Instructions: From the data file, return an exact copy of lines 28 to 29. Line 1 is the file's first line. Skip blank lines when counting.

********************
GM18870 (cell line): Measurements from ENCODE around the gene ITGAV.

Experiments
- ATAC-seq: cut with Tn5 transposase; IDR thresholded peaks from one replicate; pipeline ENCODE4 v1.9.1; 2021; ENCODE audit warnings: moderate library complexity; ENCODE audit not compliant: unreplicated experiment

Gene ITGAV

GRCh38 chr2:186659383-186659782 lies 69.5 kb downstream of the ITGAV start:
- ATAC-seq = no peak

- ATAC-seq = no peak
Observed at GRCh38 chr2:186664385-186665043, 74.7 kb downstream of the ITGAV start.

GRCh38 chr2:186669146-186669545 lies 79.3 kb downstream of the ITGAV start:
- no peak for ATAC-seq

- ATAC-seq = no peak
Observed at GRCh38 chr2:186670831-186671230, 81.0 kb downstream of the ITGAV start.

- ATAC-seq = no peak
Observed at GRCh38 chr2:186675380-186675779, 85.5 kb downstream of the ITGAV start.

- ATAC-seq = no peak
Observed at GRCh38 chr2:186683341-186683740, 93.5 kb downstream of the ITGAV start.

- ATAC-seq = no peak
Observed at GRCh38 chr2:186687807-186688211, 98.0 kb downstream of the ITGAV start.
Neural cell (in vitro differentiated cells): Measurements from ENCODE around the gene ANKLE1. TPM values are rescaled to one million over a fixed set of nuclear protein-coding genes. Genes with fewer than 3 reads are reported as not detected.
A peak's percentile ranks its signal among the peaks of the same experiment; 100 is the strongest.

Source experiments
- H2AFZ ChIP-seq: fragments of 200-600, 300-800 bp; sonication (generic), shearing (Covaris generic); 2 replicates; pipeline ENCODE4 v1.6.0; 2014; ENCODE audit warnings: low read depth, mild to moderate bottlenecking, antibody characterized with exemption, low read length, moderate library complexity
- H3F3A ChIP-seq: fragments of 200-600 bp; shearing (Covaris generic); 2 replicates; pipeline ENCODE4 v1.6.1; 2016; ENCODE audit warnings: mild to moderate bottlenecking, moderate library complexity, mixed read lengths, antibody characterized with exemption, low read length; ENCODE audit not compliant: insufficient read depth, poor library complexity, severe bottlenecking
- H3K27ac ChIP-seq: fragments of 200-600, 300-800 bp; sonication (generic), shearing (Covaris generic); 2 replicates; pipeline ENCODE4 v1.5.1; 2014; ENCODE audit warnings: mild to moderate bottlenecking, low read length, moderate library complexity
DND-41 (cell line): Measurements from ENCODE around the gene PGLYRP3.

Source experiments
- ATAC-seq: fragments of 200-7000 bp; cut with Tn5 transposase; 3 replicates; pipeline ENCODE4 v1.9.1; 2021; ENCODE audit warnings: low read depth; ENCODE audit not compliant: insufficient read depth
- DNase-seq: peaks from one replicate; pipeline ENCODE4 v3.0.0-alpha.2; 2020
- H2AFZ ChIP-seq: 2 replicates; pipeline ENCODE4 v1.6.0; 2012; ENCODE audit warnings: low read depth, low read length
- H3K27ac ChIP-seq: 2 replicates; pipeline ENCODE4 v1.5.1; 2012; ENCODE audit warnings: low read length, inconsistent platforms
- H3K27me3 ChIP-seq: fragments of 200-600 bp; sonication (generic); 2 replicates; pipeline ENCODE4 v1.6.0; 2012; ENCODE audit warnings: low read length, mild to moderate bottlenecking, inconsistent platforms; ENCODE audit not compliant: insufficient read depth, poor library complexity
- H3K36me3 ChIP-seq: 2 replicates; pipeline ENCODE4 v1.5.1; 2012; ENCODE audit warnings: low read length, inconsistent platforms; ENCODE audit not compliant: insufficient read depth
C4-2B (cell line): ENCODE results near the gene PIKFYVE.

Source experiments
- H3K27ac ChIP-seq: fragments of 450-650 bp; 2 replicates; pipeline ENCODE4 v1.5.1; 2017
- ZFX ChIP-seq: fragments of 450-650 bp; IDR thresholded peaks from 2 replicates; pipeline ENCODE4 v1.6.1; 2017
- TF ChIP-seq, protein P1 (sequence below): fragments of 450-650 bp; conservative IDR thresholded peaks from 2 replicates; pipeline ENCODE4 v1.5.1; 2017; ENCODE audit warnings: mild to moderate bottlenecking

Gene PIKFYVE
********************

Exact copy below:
- DNase-seq: peaks from one replicate; pipeline ENCODE4 v3.0.0-alpha.2; 2020
- H2AFZ ChIP-seq: 2 replicates; pipeline ENCODE4 v1.6.0; 2012; ENCODE audit warnings: low read depth, low read length